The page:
Blood Cyst

Blood cysts are commonly seen in fetuses and neonates.  They are most likely on the atrioventricular valve leaflets, especially the tricuspid.  The incidence is increased in chromosomal disorders, especially trisomy 18.

The lesion consists of non-organized blood in a sac lined by flat endothelium.

Blood cysts are thought to represent invaginations of endothelium into the valve leaflet.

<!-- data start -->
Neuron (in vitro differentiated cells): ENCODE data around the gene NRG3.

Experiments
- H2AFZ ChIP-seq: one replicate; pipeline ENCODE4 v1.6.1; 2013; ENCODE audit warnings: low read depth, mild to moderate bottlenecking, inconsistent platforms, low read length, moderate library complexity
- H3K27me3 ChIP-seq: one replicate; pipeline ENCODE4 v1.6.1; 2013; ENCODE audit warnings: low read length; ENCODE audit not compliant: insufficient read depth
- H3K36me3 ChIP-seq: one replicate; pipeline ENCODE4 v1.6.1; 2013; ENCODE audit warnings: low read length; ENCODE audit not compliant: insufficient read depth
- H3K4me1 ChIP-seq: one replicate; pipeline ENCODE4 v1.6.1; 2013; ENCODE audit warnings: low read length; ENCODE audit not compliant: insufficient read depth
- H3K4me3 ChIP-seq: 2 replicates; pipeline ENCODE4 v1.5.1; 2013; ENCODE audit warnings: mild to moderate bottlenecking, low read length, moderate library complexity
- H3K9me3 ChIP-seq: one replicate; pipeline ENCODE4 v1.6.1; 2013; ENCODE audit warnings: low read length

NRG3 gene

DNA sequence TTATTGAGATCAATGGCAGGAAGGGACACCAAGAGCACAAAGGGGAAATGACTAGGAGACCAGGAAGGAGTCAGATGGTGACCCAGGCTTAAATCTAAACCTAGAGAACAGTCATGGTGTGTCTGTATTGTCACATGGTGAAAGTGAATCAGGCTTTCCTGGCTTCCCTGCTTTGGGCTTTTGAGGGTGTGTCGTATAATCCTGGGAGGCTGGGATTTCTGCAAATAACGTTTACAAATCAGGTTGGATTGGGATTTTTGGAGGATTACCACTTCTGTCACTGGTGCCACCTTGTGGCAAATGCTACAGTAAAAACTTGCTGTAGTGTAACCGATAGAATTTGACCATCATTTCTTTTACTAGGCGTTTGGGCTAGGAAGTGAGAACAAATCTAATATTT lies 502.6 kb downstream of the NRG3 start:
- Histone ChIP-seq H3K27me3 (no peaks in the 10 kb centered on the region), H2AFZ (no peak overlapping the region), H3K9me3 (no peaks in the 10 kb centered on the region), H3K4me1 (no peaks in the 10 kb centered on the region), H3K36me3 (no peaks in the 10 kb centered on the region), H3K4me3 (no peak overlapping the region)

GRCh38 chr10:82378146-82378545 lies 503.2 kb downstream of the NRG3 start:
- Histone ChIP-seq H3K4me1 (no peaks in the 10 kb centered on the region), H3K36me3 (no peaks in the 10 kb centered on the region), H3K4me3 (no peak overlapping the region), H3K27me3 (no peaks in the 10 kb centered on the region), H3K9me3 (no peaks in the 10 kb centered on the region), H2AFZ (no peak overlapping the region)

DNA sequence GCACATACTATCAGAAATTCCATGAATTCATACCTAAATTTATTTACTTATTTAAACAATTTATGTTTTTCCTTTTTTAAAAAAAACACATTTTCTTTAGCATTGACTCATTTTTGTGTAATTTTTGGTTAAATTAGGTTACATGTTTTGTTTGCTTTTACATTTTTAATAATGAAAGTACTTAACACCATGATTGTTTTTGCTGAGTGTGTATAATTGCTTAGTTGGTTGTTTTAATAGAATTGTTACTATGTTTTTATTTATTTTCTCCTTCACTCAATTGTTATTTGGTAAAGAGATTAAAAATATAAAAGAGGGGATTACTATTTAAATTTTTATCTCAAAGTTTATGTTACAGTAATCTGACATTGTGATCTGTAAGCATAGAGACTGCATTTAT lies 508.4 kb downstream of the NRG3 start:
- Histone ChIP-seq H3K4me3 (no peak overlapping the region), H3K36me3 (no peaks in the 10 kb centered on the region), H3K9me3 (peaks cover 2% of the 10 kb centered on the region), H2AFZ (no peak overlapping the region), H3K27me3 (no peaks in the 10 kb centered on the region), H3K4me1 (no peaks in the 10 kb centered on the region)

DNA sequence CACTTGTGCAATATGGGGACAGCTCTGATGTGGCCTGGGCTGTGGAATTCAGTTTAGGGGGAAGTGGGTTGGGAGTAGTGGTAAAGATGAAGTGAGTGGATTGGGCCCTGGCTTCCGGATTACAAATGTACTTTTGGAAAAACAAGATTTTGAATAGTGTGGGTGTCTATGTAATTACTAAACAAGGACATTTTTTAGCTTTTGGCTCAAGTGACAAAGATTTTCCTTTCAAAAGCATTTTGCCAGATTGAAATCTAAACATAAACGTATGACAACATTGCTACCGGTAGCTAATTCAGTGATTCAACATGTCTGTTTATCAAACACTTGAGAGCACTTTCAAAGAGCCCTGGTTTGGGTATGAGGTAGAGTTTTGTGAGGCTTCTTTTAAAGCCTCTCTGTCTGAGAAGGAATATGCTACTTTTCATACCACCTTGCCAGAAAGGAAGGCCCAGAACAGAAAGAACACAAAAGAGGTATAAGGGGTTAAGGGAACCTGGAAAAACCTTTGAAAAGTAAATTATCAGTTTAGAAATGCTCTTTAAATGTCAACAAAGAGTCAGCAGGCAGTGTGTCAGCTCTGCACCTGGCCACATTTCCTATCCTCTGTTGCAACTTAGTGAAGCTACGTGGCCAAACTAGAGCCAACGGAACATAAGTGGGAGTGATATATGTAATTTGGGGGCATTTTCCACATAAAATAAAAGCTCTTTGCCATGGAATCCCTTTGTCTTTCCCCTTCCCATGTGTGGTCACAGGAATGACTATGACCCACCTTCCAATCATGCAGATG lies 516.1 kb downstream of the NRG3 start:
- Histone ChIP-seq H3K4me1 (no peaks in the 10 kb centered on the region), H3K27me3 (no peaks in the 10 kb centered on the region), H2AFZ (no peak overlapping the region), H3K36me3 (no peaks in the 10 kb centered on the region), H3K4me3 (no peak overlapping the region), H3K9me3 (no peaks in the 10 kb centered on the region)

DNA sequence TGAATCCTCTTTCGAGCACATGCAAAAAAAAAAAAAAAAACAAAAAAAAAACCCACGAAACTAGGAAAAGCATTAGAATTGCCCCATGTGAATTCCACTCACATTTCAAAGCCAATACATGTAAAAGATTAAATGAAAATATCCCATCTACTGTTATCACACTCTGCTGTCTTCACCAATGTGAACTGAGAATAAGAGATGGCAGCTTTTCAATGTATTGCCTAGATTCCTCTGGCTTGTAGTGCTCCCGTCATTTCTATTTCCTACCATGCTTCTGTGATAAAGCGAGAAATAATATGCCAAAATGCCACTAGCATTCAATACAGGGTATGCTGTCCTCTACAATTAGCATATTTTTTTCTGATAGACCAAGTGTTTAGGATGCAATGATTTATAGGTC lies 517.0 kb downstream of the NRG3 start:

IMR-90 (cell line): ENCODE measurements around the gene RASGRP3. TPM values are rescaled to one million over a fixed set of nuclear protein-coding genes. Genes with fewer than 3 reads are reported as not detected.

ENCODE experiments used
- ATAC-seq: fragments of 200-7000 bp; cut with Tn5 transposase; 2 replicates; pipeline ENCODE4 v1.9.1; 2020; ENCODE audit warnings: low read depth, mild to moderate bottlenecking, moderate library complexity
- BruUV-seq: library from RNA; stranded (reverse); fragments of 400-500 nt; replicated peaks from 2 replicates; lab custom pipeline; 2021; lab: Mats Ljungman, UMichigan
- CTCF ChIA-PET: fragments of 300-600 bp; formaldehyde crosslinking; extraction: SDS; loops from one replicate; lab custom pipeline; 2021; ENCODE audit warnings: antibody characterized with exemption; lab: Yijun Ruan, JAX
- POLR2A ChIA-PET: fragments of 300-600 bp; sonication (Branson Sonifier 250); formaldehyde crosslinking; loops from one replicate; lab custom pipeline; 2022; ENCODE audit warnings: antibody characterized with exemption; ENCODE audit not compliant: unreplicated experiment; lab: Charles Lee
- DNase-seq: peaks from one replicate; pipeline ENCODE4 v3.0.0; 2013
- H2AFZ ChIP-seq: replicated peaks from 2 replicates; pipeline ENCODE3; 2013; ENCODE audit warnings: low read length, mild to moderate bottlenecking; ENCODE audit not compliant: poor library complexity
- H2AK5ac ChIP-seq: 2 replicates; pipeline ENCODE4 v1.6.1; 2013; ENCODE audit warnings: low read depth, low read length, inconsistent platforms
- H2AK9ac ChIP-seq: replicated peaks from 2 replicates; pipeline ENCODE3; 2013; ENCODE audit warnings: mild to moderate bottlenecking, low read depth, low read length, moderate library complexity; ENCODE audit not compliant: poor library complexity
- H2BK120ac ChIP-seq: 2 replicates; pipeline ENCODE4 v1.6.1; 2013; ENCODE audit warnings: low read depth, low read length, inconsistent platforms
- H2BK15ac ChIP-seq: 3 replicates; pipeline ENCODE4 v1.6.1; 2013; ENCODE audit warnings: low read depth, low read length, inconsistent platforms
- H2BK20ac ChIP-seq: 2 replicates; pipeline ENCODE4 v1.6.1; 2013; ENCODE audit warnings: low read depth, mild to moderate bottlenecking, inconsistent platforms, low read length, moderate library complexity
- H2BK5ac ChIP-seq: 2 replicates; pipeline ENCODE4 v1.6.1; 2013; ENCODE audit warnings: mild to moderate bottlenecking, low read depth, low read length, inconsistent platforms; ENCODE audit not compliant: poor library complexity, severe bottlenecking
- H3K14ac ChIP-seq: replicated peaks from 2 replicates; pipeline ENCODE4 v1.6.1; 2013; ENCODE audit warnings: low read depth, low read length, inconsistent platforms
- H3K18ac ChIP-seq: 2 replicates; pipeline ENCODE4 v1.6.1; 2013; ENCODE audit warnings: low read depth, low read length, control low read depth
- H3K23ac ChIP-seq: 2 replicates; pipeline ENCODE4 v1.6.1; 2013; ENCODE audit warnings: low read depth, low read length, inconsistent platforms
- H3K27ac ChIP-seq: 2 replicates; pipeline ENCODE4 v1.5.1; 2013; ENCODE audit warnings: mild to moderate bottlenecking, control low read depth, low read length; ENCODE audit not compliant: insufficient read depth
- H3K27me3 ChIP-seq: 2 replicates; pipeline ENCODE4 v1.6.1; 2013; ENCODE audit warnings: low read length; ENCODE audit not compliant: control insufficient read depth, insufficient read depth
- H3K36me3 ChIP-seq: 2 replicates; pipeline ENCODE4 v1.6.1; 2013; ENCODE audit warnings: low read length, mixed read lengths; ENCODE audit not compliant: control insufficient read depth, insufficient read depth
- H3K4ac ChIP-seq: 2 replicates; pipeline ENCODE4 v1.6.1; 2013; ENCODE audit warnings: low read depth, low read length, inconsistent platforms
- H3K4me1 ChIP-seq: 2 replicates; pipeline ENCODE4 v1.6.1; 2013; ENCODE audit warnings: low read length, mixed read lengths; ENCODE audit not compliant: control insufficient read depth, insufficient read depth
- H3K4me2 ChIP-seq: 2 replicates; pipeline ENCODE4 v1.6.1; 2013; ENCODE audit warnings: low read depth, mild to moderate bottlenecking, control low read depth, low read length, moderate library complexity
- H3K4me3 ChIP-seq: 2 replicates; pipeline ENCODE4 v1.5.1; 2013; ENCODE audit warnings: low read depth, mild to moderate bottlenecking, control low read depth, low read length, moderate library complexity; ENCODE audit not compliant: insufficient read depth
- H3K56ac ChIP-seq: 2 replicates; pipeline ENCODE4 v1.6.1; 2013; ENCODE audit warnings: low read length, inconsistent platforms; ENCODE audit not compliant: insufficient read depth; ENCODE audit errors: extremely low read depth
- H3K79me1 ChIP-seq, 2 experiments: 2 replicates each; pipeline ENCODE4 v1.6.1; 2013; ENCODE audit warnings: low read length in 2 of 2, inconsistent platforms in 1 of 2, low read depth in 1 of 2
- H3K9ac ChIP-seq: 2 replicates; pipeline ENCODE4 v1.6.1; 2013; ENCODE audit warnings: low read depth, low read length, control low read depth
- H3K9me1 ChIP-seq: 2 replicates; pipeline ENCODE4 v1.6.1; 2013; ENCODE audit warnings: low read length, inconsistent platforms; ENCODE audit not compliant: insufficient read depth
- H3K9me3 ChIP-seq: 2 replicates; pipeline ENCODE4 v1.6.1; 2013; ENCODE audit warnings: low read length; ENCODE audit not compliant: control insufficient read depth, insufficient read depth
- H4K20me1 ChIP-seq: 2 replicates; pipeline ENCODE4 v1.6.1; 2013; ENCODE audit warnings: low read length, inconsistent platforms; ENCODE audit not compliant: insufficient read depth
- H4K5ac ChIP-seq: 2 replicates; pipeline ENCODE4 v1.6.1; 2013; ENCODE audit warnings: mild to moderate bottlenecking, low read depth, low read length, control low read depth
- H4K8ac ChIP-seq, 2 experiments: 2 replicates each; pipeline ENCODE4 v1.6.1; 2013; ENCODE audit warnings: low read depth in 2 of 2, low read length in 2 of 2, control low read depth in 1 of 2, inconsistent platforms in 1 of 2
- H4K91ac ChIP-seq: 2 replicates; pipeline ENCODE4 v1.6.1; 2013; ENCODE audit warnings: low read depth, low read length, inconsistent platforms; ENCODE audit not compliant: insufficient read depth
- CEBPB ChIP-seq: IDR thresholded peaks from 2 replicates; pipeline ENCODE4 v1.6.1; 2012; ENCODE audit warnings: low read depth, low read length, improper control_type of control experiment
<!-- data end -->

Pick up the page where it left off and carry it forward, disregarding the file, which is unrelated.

J. G. Begg found blood-filled cysts in heart valve cusps in 56% of 112 fetuses and infants (J Path Bact 1964;87:177-8). Histology revealed endothelial-lined cysts containing blood. Some cysts were multilocular. The favored theory regarding the origin of these cysts is that they represent dilation of invaginations into the valve leaflets. They have been noted to be more frequent in cases of asphyxia but others refute this opinion. Frequent locations include the atrioventricular valves, especially on the atrial surfaces. Some have reported evidence of endothelial-lined channels from the cyst through the surface endocardium. Cysts can vary in size from microscopic to 3 mm. Sometimes cysts persist and enlarge. There are case reports of giant cysts causing problems in adults, occasionally requiring surgery.